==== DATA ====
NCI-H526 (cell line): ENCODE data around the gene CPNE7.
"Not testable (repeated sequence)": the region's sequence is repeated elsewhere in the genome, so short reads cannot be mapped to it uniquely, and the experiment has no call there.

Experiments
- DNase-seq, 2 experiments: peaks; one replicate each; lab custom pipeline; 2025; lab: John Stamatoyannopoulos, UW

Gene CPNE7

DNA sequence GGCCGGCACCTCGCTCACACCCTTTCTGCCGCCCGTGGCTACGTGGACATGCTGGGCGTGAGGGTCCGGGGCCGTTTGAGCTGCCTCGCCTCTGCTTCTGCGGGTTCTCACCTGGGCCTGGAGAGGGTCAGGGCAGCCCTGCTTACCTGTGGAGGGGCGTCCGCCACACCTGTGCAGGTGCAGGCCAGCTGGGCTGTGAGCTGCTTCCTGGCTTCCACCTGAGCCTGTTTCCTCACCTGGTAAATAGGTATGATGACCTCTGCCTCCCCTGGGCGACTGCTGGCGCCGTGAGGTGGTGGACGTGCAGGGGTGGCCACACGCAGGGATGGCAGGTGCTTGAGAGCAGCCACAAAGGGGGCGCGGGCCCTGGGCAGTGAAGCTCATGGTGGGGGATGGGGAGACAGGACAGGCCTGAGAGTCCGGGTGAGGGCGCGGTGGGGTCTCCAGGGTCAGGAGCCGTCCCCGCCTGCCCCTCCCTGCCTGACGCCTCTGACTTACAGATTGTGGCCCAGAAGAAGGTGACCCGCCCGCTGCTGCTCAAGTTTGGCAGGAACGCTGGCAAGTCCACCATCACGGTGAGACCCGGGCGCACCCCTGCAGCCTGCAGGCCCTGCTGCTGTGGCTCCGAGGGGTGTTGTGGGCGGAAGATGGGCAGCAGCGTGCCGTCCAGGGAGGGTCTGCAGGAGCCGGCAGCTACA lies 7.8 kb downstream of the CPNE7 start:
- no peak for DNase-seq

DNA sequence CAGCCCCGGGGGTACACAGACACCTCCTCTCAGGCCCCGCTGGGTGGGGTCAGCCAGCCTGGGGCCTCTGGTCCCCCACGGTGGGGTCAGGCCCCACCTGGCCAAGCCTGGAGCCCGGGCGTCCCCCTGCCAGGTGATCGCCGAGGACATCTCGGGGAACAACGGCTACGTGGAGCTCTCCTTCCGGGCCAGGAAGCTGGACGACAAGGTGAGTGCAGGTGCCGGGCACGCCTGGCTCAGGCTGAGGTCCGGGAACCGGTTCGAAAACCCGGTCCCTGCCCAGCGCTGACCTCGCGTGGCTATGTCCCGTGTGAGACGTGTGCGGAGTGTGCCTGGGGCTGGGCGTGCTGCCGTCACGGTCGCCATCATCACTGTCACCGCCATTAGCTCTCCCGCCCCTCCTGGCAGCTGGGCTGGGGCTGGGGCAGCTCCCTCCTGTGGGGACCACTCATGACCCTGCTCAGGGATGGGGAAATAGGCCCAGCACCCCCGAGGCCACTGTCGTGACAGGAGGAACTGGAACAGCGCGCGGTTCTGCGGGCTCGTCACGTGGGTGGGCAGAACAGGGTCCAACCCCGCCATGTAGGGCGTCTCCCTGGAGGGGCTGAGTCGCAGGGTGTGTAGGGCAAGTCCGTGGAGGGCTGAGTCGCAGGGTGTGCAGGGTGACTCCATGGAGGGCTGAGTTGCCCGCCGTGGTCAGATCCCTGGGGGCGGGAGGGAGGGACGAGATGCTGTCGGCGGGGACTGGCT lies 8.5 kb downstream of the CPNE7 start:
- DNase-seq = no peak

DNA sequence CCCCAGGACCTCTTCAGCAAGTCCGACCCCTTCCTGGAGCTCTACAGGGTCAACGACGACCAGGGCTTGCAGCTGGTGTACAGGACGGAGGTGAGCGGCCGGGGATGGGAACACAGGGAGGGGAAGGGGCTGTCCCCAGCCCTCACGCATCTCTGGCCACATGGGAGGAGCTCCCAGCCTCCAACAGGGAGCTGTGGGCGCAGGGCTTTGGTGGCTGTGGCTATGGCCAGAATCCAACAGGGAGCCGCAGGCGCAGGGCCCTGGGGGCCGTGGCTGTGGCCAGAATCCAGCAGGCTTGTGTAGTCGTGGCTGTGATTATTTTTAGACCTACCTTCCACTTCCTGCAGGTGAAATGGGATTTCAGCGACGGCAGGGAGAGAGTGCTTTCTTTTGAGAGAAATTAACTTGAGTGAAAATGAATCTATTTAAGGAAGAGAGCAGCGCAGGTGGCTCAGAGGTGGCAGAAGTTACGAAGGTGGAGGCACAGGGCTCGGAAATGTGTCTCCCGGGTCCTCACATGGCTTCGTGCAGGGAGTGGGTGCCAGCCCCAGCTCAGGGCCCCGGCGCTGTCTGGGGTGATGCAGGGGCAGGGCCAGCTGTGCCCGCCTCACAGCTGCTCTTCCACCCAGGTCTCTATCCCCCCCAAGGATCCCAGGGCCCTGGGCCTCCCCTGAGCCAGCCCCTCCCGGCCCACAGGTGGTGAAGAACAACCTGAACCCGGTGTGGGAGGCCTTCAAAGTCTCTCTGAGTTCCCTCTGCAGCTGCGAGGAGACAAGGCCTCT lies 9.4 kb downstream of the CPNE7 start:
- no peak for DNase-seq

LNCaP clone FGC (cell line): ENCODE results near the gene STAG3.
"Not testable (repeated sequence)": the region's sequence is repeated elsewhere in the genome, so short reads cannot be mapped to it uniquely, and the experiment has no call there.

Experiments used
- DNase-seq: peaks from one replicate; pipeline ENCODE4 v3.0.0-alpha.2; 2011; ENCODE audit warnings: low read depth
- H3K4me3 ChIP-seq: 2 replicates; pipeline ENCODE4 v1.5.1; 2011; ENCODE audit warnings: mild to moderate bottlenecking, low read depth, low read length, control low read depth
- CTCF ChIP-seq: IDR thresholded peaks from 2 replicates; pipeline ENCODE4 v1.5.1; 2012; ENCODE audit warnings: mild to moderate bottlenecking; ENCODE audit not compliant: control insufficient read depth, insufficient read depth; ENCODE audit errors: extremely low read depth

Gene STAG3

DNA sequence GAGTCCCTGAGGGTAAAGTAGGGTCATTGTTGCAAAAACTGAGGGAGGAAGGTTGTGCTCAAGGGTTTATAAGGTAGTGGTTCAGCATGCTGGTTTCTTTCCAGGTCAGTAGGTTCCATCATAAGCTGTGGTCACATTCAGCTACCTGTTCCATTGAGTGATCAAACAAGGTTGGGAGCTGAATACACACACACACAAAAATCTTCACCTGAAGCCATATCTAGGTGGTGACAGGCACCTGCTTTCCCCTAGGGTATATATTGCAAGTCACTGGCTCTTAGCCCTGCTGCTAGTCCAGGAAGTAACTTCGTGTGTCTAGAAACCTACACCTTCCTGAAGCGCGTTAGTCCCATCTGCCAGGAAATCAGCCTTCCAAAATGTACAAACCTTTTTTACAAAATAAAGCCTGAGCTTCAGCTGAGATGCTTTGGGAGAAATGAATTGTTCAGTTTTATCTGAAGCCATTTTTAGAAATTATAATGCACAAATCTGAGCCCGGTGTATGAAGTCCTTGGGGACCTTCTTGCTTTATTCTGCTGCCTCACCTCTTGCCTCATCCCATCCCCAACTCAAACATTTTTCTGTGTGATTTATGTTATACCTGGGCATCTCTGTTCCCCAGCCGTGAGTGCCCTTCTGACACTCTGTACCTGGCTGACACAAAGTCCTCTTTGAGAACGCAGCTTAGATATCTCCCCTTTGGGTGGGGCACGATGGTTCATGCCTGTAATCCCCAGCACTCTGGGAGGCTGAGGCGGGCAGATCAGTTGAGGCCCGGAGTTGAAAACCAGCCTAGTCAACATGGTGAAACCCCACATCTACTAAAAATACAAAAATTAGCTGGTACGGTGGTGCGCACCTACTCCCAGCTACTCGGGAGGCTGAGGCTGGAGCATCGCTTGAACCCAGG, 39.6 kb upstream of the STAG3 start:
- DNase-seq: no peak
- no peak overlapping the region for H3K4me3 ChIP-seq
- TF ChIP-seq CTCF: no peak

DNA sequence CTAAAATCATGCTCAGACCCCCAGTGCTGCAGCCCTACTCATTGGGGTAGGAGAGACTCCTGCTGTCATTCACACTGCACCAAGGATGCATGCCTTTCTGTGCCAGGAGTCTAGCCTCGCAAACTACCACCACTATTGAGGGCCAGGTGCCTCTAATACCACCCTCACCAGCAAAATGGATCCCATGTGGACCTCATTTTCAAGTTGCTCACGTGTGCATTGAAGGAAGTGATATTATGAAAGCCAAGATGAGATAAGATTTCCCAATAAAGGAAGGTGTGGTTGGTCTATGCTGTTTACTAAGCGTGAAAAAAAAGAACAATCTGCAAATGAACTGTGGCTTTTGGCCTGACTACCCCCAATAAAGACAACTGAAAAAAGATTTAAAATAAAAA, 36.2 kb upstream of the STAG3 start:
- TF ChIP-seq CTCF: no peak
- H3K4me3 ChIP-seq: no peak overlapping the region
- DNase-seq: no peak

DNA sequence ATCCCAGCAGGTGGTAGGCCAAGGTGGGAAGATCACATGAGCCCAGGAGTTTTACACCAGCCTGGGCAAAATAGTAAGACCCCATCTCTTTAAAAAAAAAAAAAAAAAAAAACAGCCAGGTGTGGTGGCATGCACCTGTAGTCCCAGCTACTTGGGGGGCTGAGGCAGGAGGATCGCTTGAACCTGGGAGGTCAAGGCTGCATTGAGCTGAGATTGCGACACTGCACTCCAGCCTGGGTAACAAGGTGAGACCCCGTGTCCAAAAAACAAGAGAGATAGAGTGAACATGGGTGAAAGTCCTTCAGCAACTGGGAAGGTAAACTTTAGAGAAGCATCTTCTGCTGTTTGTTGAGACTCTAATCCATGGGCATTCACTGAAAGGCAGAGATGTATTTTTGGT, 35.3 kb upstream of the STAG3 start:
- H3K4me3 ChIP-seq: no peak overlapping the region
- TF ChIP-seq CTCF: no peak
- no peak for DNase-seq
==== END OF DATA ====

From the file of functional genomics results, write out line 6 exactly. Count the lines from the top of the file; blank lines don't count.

DNA sequence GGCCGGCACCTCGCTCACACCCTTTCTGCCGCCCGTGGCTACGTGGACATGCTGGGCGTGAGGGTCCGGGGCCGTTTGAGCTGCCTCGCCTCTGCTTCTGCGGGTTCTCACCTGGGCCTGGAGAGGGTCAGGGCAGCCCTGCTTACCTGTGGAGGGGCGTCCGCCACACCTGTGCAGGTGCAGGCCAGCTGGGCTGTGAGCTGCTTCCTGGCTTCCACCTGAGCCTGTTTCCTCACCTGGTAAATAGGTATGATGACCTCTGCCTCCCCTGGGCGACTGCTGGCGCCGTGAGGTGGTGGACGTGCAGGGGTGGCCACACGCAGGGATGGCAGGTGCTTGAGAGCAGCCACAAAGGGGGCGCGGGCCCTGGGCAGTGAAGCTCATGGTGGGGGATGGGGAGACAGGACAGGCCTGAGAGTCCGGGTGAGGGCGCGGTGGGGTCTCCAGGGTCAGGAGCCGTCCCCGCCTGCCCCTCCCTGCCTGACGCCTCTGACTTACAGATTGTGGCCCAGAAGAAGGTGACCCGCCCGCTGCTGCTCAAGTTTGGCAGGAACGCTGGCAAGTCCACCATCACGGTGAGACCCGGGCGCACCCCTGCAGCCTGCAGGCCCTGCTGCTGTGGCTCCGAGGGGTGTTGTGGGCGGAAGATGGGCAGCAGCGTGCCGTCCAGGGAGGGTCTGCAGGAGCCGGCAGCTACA lies 7.8 kb downstream of the CPNE7 start: